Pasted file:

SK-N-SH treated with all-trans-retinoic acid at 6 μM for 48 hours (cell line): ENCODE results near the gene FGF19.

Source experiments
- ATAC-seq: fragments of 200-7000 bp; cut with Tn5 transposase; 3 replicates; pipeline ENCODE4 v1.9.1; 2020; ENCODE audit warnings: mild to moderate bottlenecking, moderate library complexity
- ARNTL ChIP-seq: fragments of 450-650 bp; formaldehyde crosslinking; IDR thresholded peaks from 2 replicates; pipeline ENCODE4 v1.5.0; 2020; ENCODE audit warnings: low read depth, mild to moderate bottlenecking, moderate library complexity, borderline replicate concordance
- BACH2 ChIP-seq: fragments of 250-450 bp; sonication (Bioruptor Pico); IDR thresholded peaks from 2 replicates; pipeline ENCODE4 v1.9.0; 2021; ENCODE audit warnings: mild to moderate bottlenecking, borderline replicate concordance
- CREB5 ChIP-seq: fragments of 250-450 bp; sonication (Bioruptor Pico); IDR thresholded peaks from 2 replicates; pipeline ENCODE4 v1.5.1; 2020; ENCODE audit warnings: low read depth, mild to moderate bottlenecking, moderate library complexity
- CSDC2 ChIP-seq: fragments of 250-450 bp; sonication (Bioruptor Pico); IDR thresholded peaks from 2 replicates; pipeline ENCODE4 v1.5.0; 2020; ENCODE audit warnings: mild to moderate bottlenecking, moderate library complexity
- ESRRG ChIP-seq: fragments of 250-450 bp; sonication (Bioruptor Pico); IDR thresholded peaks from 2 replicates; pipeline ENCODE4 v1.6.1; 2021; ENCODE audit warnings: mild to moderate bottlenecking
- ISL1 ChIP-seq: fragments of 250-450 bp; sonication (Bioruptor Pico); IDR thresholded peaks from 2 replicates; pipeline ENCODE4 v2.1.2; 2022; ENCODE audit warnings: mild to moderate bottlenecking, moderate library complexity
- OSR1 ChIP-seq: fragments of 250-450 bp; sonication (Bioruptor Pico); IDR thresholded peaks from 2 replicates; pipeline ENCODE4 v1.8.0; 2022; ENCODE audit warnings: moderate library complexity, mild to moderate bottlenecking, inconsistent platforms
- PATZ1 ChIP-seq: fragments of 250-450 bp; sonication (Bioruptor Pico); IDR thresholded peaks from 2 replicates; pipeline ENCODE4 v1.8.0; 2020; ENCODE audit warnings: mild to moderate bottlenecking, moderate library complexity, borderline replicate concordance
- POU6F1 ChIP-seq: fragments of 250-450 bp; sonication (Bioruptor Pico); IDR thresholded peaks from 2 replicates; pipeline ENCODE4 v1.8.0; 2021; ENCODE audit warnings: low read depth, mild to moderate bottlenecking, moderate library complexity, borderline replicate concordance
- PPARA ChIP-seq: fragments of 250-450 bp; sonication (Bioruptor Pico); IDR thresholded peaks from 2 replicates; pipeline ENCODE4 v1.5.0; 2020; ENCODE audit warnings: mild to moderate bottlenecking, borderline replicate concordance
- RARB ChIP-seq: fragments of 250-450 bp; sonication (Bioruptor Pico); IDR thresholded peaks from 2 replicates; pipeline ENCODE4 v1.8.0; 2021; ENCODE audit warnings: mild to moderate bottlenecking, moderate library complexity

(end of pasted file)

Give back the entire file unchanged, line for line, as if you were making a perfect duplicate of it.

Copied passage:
SK-N-SH treated with all-trans-retinoic acid at 6 μM for 48 hours (cell line): ENCODE results near the gene FGF19.

Source experiments
- ATAC-seq: fragments of 200-7000 bp; cut with Tn5 transposase; 3 replicates; pipeline ENCODE4 v1.9.1; 2020; ENCODE audit warnings: mild to moderate bottlenecking, moderate library complexity
- ARNTL ChIP-seq: fragments of 450-650 bp; formaldehyde crosslinking; IDR thresholded peaks from 2 replicates; pipeline ENCODE4 v1.5.0; 2020; ENCODE audit warnings: low read depth, mild to moderate bottlenecking, moderate library complexity, borderline replicate concordance
- BACH2 ChIP-seq: fragments of 250-450 bp; sonication (Bioruptor Pico); IDR thresholded peaks from 2 replicates; pipeline ENCODE4 v1.9.0; 2021; ENCODE audit warnings: mild to moderate bottlenecking, borderline replicate concordance
- CREB5 ChIP-seq: fragments of 250-450 bp; sonication (Bioruptor Pico); IDR thresholded peaks from 2 replicates; pipeline ENCODE4 v1.5.1; 2020; ENCODE audit warnings: low read depth, mild to moderate bottlenecking, moderate library complexity
- CSDC2 ChIP-seq: fragments of 250-450 bp; sonication (Bioruptor Pico); IDR thresholded peaks from 2 replicates; pipeline ENCODE4 v1.5.0; 2020; ENCODE audit warnings: mild to moderate bottlenecking, moderate library complexity
- ESRRG ChIP-seq: fragments of 250-450 bp; sonication (Bioruptor Pico); IDR thresholded peaks from 2 replicates; pipeline ENCODE4 v1.6.1; 2021; ENCODE audit warnings: mild to moderate bottlenecking
- ISL1 ChIP-seq: fragments of 250-450 bp; sonication (Bioruptor Pico); IDR thresholded peaks from 2 replicates; pipeline ENCODE4 v2.1.2; 2022; ENCODE audit warnings: mild to moderate bottlenecking, moderate library complexity
- OSR1 ChIP-seq: fragments of 250-450 bp; sonication (Bioruptor Pico); IDR thresholded peaks from 2 replicates; pipeline ENCODE4 v1.8.0; 2022; ENCODE audit warnings: moderate library complexity, mild to moderate bottlenecking, inconsistent platforms
- PATZ1 ChIP-seq: fragments of 250-450 bp; sonication (Bioruptor Pico); IDR thresholded peaks from 2 replicates; pipeline ENCODE4 v1.8.0; 2020; ENCODE audit warnings: mild to moderate bottlenecking, moderate library complexity, borderline replicate concordance
- POU6F1 ChIP-seq: fragments of 250-450 bp; sonication (Bioruptor Pico); IDR thresholded peaks from 2 replicates; pipeline ENCODE4 v1.8.0; 2021; ENCODE audit warnings: low read depth, mild to moderate bottlenecking, moderate library complexity, borderline replicate concordance
- PPARA ChIP-seq: fragments of 250-450 bp; sonication (Bioruptor Pico); IDR thresholded peaks from 2 replicates; pipeline ENCODE4 v1.5.0; 2020; ENCODE audit warnings: mild to moderate bottlenecking, borderline replicate concordance
- RARB ChIP-seq: fragments of 250-450 bp; sonication (Bioruptor Pico); IDR thresholded peaks from 2 replicates; pipeline ENCODE4 v1.8.0; 2021; ENCODE audit warnings: mild to moderate bottlenecking, moderate library complexity